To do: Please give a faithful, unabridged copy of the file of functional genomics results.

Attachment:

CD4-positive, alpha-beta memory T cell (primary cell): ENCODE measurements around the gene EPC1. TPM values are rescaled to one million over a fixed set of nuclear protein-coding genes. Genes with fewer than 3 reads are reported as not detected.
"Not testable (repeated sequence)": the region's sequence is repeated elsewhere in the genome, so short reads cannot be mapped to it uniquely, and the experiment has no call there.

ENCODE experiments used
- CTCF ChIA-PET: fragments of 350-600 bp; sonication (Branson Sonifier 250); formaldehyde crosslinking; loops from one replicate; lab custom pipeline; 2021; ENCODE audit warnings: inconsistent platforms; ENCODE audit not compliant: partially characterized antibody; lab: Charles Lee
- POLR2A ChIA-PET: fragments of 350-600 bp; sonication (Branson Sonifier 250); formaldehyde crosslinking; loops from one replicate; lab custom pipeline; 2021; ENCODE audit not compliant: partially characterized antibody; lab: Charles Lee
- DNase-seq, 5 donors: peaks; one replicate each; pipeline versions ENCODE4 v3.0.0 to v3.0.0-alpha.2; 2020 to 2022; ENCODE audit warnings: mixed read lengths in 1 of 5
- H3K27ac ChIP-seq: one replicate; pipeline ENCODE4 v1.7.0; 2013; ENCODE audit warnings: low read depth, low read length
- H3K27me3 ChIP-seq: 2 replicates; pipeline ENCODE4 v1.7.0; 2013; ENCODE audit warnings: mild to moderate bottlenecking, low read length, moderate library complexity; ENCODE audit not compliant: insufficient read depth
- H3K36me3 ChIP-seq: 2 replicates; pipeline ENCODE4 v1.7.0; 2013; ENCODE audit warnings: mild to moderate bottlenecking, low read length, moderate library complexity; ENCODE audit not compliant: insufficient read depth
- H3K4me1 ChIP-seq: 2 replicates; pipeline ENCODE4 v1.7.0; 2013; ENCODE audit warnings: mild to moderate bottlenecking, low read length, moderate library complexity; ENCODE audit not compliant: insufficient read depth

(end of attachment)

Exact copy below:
CD4-positive, alpha-beta memory T cell (primary cell): ENCODE measurements around the gene EPC1. TPM values are rescaled to one million over a fixed set of nuclear protein-coding genes. Genes with fewer than 3 reads are reported as not detected.
"Not testable (repeated sequence)": the region's sequence is repeated elsewhere in the genome, so short reads cannot be mapped to it uniquely, and the experiment has no call there.

ENCODE experiments used
- CTCF ChIA-PET: fragments of 350-600 bp; sonication (Branson Sonifier 250); formaldehyde crosslinking; loops from one replicate; lab custom pipeline; 2021; ENCODE audit warnings: inconsistent platforms; ENCODE audit not compliant: partially characterized antibody; lab: Charles Lee
- POLR2A ChIA-PET: fragments of 350-600 bp; sonication (Branson Sonifier 250); formaldehyde crosslinking; loops from one replicate; lab custom pipeline; 2021; ENCODE audit not compliant: partially characterized antibody; lab: Charles Lee
- DNase-seq, 5 donors: peaks; one replicate each; pipeline versions ENCODE4 v3.0.0 to v3.0.0-alpha.2; 2020 to 2022; ENCODE audit warnings: mixed read lengths in 1 of 5
- H3K27ac ChIP-seq: one replicate; pipeline ENCODE4 v1.7.0; 2013; ENCODE audit warnings: low read depth, low read length
- H3K27me3 ChIP-seq: 2 replicates; pipeline ENCODE4 v1.7.0; 2013; ENCODE audit warnings: mild to moderate bottlenecking, low read length, moderate library complexity; ENCODE audit not compliant: insufficient read depth
- H3K36me3 ChIP-seq: 2 replicates; pipeline ENCODE4 v1.7.0; 2013; ENCODE audit warnings: mild to moderate bottlenecking, low read length, moderate library complexity; ENCODE audit not compliant: insufficient read depth
- H3K4me1 ChIP-seq: 2 replicates; pipeline ENCODE4 v1.7.0; 2013; ENCODE audit warnings: mild to moderate bottlenecking, low read length, moderate library complexity; ENCODE audit not compliant: insufficient read depth